The story of Dr Fertility sounds like a script to a Bridget Jones movie.

Dr Lucy Buckley and Kobi McCardle were two 30-something best friends living in an attic flat in Manchester when they identified a gap in the market for fertility support.

Both were single, career-focused women, and after seeing friends and family struggle to conceive, resolved to help people on their fertility journey.

One in seven couples in the UK are affected by infertility and the friends identified a need for a trusted one-stop shop for everything people might need throughout their fertility journey.

After meeting their husbands through internet dating and getting married within six months of each other, they had their first babies four weeks apart in 2017.

It was while they were on maternity leave that they decided to launch Dr Fertility. In between looking after their babies, the entrepreneurs would field customer services queries and pack as many parcels as possible into the pram and head to the local post office to send them to customers.

Investors loved their story and purpose as they raised £2.6 million in their first two funding rounds and helped countless people overcome their own infertility hurdles.

After receiving accreditation from the Care Quality Commission (CQC), Dr Fertility transitioned from an eCommerce business, offering products and expert educational content, to a digital healthcare business that provided earlier and easy access to expert fertility support.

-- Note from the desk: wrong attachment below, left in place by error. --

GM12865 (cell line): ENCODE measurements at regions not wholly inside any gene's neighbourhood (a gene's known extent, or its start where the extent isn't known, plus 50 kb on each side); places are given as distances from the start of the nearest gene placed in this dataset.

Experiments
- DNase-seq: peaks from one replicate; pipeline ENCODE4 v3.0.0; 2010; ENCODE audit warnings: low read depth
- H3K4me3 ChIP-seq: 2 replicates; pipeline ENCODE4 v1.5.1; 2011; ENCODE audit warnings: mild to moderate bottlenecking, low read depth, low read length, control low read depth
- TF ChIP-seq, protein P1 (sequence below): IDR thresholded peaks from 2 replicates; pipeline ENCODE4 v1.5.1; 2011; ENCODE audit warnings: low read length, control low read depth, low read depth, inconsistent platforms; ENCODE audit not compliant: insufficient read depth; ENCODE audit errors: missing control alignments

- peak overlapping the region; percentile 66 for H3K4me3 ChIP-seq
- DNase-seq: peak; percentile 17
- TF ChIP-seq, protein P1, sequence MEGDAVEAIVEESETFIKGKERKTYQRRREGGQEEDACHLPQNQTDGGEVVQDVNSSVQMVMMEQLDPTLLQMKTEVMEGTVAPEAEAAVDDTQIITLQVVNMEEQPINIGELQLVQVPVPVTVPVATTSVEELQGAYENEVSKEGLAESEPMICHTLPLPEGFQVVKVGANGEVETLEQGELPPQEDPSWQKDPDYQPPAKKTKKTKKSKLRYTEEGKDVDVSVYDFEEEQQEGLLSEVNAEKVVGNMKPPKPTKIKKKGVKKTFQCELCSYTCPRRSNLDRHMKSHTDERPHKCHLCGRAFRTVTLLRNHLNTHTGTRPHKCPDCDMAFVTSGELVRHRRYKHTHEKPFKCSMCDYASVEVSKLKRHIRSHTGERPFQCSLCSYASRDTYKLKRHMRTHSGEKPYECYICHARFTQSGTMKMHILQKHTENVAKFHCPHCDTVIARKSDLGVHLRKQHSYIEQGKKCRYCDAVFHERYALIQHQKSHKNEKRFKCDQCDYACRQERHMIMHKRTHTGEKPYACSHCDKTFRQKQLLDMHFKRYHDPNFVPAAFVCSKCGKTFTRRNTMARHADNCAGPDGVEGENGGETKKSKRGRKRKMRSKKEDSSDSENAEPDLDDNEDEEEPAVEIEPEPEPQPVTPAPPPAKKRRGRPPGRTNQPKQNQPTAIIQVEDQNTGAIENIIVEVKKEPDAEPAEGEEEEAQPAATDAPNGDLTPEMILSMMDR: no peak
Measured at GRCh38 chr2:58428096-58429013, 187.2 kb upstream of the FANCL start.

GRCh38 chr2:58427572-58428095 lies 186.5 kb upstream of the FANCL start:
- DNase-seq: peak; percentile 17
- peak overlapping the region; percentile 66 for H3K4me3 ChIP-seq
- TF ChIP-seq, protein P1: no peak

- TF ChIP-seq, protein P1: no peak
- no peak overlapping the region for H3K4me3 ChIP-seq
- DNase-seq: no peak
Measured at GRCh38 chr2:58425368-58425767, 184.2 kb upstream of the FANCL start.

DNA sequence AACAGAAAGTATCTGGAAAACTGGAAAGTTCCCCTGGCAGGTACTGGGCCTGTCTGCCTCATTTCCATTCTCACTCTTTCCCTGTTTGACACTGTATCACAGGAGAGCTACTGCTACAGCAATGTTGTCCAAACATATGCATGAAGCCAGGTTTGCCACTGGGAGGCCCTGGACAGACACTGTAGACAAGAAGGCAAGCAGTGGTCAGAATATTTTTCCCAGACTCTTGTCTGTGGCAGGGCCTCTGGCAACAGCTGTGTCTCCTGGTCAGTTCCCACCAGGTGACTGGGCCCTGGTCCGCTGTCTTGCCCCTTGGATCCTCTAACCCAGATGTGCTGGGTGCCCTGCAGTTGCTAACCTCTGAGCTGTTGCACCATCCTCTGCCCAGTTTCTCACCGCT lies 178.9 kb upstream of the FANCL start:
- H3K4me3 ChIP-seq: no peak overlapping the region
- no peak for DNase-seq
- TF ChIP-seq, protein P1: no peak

The Dr Fertility platform allowed people to book an online consultation with a fertility doctor or nurse of their choice, conduct home diagnostic testing and access emotional support via coaching from qualified nurses.

Dr Fertility had been tipped for big things but last year the business quietly went into liquidation. Today McCardle is working as a fractional chief marketing officer, while Buckley is preparing to launch a new healthcare consultancy. Despite the challenges, the two remain best friends.

Buckley stated: “The last few years have been very challenging for Kobi and I, but we’ve come out the other side now.  We hope our story will help other entrepreneurs who may be facing similar challenges.

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“Dr Fertility was our ‘third child’. It was heart-breaking to have to close the business.”

McCardle added: “The reality is that starting and scaling a startup is tough. In fact, research shows that only 40% of of high-growth potential companies which have raised equity finance go on to scale and exit within eight years.

“The other 60% either fail, are stagnant or yet to exit. That’s why investors of early stage businesses are often looking for 10x their investment due to the ratio of successful to unsuccessful investments.

“Lucy and I learnt a lot from the experience, and it definitely showed us how resilient we are. We are now passionate about sharing this knowledge with other founders through our consultancy work.”

Buckley continued: “There’s no doubt the funding landscape changed after Covid and it became harder to raise money. The fact that a few high-profile digital health companies were struggling didn’t help with investor confidence in the sector either. There were a lot of people sitting on the fence.

“Of course, with hindsight, there are things we’d do differently but I don’t see it as a failure.”

Their story began when the two co-founders were sharing a flat in Manchester and lost count of the number of insensitive comments they received about their ‘ticking biological clocks’.